InfoQ: The Data Management Maturity model can also be used to bridge the gap between business and IT? Can you elaborate on that?

Melanie: The CIO, COO, CDO, and other business executives, frequently hear complaints around access to the right data at the right time for business purposes. Often data issues are blamed on IT; they deliver the systems which provide the data, so it must be their fault. And IT, in turn, expects the lines of business to take more responsibility for the data which they own and manage. When you’re driving a car, pedestrians worry you; when you’re on foot, drivers are viewed as dangerous. The push-pull-push back dynamic is a significant obstacle to progress.

The DMM was designed specifically to engender collaboration and evolve stakeholders’ perspectives to the synthesis of vision that is required for all components of the organization to fulfill their roles and share responsibility for the data assets. In action, the DMM’s practice statements and example work products, encountered and discussed collaboratively, result in unified conclusions. It interprets business considerations for IT and vice versa.

When explaining the DMM assessment to an executive, we are often asked “What if the participants get into an argument?” We’ve never had an argument. The nature of the material is conducive to encouraging people to make decisions together. Naturally, they tend to put on “the enterprise hat.” So in practice, the opposite happens – participants are energized and eager to share both challenges and achievements pertaining to the practice statements. The most frequent comment we receive is that it was very valuable to consider these capabilities together.

The DMM is not by any means an adventure novel; it is more like a textbook. If you read it page by page, you may appreciate it, but your heart won’t beat faster. It comes alive when it is used, and then participants can appreciate the knowledge of everyone else and recognize their commitment to their data. That puts business and IT on a new footing, and if the energy created is thoughtfully harnessed, the data management program will thrive.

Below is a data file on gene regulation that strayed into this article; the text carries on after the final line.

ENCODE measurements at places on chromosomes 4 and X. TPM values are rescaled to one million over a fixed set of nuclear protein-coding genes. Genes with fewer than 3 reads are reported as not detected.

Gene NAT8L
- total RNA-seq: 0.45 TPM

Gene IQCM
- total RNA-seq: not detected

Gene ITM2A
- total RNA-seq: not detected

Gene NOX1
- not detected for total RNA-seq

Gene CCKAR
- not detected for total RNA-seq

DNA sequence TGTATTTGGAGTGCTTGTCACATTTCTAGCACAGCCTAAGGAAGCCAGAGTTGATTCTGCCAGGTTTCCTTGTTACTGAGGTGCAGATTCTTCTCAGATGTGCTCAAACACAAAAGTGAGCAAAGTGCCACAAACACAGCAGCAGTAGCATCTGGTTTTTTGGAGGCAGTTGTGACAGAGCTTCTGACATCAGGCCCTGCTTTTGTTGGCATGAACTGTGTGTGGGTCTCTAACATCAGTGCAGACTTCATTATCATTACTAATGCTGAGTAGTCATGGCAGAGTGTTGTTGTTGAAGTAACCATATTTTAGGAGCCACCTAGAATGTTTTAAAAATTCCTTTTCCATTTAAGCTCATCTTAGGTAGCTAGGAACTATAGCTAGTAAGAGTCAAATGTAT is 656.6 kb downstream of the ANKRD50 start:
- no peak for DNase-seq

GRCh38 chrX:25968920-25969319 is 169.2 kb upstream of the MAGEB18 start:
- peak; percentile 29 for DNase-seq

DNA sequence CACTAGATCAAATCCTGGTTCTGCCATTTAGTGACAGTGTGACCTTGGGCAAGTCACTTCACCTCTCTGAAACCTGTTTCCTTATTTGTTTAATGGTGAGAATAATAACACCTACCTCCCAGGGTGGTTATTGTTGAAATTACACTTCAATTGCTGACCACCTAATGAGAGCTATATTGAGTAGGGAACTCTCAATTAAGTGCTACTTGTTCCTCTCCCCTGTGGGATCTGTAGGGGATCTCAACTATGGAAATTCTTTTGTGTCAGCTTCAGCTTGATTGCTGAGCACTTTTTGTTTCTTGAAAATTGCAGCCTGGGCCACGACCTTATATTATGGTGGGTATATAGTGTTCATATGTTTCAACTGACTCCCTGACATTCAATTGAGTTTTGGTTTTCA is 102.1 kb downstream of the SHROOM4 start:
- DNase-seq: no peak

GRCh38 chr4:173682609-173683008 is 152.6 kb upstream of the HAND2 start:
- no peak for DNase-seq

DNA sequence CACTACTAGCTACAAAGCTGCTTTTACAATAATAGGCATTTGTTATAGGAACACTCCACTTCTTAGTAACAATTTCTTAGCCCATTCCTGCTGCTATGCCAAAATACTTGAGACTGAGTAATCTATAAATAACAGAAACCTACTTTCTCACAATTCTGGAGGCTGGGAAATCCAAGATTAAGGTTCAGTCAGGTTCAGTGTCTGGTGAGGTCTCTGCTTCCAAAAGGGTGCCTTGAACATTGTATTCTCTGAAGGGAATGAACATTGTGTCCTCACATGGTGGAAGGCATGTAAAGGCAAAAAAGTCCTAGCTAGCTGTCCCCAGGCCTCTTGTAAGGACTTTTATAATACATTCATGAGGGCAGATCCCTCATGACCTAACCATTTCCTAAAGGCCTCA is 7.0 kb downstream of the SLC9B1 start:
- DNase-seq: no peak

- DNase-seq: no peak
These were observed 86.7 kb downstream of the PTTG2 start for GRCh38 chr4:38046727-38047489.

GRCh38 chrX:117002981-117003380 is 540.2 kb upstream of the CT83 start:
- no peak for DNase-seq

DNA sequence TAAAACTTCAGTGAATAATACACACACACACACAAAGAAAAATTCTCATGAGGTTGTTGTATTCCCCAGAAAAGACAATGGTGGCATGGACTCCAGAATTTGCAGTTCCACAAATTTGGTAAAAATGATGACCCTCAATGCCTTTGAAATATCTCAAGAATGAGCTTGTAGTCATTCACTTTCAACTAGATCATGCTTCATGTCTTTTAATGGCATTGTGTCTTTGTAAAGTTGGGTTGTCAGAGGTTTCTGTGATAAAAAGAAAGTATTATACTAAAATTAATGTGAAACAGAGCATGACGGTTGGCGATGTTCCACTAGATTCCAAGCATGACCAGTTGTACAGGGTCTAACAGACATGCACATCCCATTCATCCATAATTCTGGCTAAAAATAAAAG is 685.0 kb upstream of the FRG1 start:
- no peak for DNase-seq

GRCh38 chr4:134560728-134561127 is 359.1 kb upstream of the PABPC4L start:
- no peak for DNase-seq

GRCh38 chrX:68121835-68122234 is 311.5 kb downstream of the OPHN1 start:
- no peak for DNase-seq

InfoQ: Can the model also be used by organizations who have or are adopting an agile way of working? How?

Melanie: Yes it can.  Like the CMMI, the DMM is intended to be independent of any particular methodology.  The model states what should be done, the organization determines how to do it.

Agile methods can be used in support of the definition/implementation of the processes and there may be some practices that lend themselves to agile techniques, but the term “agile DMM” is misleading, because although data management is made up of processes and supporting work products, data per se is a “thing.” Also, DMM is an organization-wide-focused endeavor, and agile tends to be focused on small teams. The data assets are an essential infrastructure component, and just like the application layer, the data layer has typically grown ad hoc, project by project, over the years.

After a DMM assessment, the organization will know precisely what its strengths and gaps are. It then must choose its priorities – scope and disciplines - for managing data more effectively. For example, if improving data quality rises to the top of the priorities, an organization with that impetus may choose to emphasize those four process areas more than others initially. A sample priority for the data management program may be, e.g., “Implement a data quality improvement initiative this year for all the critical customer data stores.”

InfoQ: If an organization already uses the CMMI and/or People CMM, would it be interesting for them to also use the DMM. How can they combine these models?

Melanie: It would be interesting for them if they were trying to address enterprise data management issues.  There is almost no overlap between the DMM, People CMM, and CMMI -ACQ, -DEV, and -SVC and thus the models can function very well together where there is a need for the multiple disciplines. An organization may approach this by selecting specific process areas to evaluate. A partner who is familiar with a number of the models may suggest a customized set of process areas from among multiple models to meet an organization’s specific needs.

About the Interviewee

Melanie Mecca is an IT professional who has focused on enterprise data for more than 30 years. She has developed data strategies, architected and implemented data management programs and enterprise data architectures, and instantiated data governance and compliance for numerous Federal and commercial organizations. Since January 2011, Melanie has dedicated her efforts to the development of the Data Management Maturity (DMM)SM Model product suite.